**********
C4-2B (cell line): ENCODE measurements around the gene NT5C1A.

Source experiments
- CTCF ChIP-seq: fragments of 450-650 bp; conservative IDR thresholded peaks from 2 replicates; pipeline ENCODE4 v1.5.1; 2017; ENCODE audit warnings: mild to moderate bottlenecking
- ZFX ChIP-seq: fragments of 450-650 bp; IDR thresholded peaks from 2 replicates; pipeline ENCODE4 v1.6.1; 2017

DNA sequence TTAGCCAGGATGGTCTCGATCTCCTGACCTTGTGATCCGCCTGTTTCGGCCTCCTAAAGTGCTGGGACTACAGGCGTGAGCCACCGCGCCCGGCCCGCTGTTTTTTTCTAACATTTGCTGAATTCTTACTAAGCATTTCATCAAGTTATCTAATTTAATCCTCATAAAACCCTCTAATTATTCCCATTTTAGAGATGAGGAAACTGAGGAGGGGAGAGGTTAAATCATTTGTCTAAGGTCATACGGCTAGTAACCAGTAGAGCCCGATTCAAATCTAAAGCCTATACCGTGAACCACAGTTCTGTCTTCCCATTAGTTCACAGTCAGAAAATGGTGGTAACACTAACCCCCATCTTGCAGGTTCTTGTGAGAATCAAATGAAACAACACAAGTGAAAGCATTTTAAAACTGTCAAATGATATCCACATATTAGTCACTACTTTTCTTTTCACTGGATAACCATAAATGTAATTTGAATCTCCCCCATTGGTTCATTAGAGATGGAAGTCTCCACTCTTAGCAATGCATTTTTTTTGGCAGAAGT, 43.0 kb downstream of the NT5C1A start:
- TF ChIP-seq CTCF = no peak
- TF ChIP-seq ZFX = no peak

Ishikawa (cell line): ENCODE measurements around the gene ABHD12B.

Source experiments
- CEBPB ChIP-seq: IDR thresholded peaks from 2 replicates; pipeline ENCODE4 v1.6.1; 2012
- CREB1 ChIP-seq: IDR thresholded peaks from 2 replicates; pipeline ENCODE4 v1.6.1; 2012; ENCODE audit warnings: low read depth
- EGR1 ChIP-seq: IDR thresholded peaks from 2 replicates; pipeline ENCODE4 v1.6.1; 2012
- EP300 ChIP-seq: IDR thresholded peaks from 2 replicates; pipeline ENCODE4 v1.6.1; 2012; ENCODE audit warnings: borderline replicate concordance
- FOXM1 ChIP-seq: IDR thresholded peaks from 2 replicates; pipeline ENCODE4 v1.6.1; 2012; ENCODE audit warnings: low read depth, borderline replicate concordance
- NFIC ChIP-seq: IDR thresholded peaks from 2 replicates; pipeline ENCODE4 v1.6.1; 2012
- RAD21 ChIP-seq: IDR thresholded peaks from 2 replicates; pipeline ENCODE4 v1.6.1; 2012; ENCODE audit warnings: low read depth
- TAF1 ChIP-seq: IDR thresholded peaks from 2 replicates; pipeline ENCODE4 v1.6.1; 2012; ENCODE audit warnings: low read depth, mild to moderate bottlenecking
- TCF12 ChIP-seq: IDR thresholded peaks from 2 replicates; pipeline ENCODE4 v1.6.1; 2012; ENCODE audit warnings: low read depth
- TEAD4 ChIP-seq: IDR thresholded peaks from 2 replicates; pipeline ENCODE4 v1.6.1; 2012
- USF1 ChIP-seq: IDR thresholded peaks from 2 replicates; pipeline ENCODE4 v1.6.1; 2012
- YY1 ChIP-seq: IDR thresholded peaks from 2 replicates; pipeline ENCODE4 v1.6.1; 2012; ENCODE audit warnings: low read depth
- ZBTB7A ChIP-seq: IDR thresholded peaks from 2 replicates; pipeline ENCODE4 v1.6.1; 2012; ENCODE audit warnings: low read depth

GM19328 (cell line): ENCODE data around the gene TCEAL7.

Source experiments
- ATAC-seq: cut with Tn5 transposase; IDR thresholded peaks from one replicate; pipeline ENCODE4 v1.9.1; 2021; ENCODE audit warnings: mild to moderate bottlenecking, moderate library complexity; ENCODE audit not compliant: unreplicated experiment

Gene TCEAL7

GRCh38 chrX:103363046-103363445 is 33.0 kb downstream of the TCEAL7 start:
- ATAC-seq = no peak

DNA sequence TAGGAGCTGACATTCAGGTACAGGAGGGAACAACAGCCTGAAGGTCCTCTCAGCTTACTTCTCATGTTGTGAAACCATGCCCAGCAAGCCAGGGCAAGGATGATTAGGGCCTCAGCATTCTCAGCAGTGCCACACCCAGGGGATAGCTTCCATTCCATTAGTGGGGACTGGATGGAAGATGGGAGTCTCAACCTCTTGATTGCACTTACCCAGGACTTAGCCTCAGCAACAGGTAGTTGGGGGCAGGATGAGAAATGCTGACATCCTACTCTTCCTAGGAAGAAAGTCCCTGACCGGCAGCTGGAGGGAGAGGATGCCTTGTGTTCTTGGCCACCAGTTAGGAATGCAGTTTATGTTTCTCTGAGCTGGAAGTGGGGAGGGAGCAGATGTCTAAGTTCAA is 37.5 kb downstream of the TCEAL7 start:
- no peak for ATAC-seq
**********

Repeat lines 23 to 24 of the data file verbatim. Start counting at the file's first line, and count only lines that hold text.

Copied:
GM19328 (cell line): ENCODE data around the gene TCEAL7.

Source experiments